Heritage: Every time I think of heritage I have to remind myself how far of accepting it and honouring my roots I was as a teenager. As a daughter of Moroccan and Muslim immigrants I was taught to get “integrated” into this culture while being honest with my roots, and that was hard, so the easiest way to me was denying my non-white identity, which is all of me. Think about it, why do we have to integrate? The word “integrate” derives from the Latin “integrare” formed by the prefix in ("no") and the verb Tangere (to touch) and it literally means "untouched”. Isn’t that sad? Who tells someone “hey, you are welcomed as long as you don’t touch our culture, you are welcomed if you merge and become like us”. I celebrate the day I moved away from that pressure and became aware that I am part of the diaspora, and “diasporans” are beautiful. We are trees with roots in other continents, and branches spreading over new places.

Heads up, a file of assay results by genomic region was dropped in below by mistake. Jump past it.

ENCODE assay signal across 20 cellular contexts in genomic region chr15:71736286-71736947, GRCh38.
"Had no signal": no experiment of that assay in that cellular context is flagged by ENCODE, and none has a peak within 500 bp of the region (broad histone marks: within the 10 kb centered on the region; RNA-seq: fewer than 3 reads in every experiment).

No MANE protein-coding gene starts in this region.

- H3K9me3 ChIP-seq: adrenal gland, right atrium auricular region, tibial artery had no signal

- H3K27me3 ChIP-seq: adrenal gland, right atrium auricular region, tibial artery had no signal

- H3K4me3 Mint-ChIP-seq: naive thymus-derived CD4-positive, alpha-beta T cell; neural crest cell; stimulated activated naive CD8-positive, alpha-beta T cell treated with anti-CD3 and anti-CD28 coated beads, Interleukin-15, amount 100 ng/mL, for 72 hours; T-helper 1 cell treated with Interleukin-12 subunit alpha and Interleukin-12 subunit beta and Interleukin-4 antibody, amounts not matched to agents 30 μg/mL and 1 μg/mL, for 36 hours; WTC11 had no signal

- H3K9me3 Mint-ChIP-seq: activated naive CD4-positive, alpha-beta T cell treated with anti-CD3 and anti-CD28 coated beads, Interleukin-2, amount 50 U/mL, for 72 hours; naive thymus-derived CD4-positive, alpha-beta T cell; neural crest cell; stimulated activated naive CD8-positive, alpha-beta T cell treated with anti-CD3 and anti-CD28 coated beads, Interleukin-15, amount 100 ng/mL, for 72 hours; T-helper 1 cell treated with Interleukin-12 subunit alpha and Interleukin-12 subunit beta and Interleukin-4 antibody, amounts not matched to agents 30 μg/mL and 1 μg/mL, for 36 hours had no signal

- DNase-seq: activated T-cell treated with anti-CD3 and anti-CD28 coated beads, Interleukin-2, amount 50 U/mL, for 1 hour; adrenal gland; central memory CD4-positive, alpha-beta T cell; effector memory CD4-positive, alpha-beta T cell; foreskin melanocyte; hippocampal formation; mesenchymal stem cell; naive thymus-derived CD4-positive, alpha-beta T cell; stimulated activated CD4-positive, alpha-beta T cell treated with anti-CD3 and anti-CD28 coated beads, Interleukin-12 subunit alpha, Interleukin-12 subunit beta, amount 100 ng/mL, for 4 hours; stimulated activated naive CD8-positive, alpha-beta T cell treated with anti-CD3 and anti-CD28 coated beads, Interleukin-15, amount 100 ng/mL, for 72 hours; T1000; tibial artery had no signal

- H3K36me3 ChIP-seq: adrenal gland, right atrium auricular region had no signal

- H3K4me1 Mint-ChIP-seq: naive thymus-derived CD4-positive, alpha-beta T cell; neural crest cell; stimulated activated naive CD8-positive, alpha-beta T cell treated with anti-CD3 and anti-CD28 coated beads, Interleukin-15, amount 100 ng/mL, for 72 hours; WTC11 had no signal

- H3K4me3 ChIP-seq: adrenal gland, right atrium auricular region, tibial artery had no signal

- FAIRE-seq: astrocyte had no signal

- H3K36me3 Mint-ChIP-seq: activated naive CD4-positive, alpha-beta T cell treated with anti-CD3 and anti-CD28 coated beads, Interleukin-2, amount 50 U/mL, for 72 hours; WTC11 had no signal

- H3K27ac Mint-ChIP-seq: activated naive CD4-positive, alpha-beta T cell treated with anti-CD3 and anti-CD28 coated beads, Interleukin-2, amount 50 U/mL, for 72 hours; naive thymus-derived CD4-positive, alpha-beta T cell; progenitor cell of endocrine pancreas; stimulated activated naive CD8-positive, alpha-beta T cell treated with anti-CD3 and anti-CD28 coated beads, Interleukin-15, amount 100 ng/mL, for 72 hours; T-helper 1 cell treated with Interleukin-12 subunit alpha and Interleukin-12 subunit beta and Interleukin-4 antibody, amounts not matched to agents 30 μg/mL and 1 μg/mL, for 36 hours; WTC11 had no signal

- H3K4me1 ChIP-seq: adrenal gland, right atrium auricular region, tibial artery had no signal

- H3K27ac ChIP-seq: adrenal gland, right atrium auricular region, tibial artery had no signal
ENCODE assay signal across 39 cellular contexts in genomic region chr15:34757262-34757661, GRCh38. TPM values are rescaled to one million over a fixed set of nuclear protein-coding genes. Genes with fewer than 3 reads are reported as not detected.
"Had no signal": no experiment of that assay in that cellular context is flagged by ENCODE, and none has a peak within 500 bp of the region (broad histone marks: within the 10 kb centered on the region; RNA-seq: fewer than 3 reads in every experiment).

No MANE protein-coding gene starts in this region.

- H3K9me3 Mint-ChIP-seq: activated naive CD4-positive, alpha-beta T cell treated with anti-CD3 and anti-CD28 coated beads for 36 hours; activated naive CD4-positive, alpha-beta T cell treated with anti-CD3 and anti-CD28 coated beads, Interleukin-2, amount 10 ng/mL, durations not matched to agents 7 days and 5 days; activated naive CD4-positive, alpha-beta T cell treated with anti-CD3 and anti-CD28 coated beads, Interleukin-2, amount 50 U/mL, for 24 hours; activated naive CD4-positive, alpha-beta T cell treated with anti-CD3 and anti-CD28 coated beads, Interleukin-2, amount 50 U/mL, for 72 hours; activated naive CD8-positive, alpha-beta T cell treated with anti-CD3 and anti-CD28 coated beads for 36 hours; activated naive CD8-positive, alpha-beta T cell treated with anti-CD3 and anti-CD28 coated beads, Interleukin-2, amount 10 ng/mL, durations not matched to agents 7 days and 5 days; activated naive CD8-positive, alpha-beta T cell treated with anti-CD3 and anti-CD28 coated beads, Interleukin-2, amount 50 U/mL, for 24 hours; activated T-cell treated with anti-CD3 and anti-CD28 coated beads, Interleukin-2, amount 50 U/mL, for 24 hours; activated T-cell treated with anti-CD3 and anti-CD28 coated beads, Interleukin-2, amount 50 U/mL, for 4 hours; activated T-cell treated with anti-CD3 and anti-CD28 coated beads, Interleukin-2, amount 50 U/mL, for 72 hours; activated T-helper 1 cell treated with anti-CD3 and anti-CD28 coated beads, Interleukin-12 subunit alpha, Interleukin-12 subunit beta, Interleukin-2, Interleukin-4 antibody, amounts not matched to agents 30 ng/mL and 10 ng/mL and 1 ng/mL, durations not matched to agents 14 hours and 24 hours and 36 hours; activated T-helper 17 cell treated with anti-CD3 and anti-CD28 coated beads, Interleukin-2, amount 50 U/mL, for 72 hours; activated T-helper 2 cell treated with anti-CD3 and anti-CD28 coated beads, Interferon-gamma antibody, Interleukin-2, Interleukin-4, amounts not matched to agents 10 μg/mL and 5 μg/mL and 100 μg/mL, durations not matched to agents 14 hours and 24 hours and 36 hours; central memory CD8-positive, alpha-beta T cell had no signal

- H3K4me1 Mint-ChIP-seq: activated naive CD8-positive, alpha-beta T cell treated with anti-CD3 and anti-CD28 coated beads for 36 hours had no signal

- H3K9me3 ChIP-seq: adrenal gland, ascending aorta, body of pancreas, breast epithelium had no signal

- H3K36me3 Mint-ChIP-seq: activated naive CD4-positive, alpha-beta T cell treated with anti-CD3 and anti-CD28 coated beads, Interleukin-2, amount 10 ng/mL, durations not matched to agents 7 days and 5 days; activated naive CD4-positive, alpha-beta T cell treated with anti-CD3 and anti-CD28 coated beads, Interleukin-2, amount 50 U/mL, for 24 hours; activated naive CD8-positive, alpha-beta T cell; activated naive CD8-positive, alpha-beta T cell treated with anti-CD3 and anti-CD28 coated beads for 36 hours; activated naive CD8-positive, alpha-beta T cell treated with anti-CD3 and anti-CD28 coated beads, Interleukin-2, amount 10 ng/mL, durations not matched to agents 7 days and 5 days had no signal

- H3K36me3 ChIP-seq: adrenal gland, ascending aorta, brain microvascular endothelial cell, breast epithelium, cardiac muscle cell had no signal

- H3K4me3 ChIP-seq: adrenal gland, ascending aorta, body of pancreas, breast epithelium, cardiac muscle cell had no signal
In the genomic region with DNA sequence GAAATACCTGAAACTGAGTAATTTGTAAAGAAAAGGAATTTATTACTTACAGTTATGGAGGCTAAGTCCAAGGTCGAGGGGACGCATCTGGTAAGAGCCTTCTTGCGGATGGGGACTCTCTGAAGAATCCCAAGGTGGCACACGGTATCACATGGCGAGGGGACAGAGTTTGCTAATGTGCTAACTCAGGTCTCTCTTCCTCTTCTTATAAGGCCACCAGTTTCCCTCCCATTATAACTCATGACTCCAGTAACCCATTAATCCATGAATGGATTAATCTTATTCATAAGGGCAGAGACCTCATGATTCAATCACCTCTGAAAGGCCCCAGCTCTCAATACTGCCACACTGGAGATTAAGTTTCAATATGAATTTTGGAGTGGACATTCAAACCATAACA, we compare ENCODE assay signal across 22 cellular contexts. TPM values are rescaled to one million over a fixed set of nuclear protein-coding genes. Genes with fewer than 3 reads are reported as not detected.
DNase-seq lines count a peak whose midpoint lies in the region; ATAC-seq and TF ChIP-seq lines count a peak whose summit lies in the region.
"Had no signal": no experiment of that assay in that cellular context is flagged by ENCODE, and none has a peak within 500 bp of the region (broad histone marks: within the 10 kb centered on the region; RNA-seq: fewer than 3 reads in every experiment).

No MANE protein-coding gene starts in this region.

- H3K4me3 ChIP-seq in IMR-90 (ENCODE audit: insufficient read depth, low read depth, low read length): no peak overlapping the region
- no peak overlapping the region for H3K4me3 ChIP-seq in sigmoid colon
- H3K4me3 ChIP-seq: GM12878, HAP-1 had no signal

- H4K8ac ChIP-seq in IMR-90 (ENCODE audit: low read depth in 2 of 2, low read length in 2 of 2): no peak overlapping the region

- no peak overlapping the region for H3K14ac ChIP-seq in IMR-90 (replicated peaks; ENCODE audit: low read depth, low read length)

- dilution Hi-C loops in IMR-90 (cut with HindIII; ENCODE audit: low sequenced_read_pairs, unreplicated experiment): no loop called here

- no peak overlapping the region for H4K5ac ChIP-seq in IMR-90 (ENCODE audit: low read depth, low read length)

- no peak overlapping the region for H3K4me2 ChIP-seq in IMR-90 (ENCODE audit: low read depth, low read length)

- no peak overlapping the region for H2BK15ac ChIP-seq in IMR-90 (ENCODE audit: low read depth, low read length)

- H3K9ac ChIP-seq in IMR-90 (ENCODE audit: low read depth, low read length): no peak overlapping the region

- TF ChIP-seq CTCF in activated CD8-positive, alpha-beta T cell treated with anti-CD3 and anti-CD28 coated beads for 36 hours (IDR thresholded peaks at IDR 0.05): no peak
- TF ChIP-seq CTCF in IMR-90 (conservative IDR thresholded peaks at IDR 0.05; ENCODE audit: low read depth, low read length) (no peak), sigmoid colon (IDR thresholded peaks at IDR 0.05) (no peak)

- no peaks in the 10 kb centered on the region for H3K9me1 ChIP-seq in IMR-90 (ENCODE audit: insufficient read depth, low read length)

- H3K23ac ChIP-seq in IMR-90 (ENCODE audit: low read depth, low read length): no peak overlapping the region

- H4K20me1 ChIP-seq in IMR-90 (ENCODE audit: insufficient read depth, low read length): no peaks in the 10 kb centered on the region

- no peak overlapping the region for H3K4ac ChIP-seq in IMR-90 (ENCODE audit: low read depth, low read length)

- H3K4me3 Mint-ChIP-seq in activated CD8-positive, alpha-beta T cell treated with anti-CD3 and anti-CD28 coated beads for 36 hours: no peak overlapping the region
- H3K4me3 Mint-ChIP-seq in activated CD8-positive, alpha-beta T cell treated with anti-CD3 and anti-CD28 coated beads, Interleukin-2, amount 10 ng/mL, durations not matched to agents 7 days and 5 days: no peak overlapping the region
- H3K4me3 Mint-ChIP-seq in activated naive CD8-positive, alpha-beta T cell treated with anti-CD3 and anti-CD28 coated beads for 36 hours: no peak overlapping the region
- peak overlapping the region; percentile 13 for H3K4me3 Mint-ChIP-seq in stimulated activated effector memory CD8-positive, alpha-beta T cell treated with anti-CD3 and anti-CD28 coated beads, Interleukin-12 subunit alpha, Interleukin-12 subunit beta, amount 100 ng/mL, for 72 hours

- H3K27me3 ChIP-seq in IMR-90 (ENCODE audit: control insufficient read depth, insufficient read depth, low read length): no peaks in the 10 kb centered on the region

What are some interesting cosmetic facts about Moroccan culture? 

    Morocco has a very varied range of climates and you can see that reflected in its flora, we have some really nice and rare ingredients that have amazing cosmetic properties and we love to incorporate them in all Uzza. One of my favourites is the prickly pear, the fruit of a cactus and the oil extracted from the prickly pear is one of the oils with the highest concentration of Vitamin E, it is also very high in essential fatty acids, omega-6 and -9 and amino acids which stimulate collagen. Orange blossom is another of my favourites, this is a natural ingredient of Moroccan origin with unique attributes for skincare thanks to its moisturizing, astringent, antiseptic, antioxidant and soothing properties. Leaving aside that we love orange blossom water for its aroma, capable of transmitting calm and being at the same time a subtle aphrodisiac, we love this ingredient because in dry skins provides a lot of flexibility and resistance and in oily skins, thanks to its astringent properties, helps control the excess of sebum. Rose oil and rose water from Kalaat M'Gouna would be another key ingredient… the list goes on and on.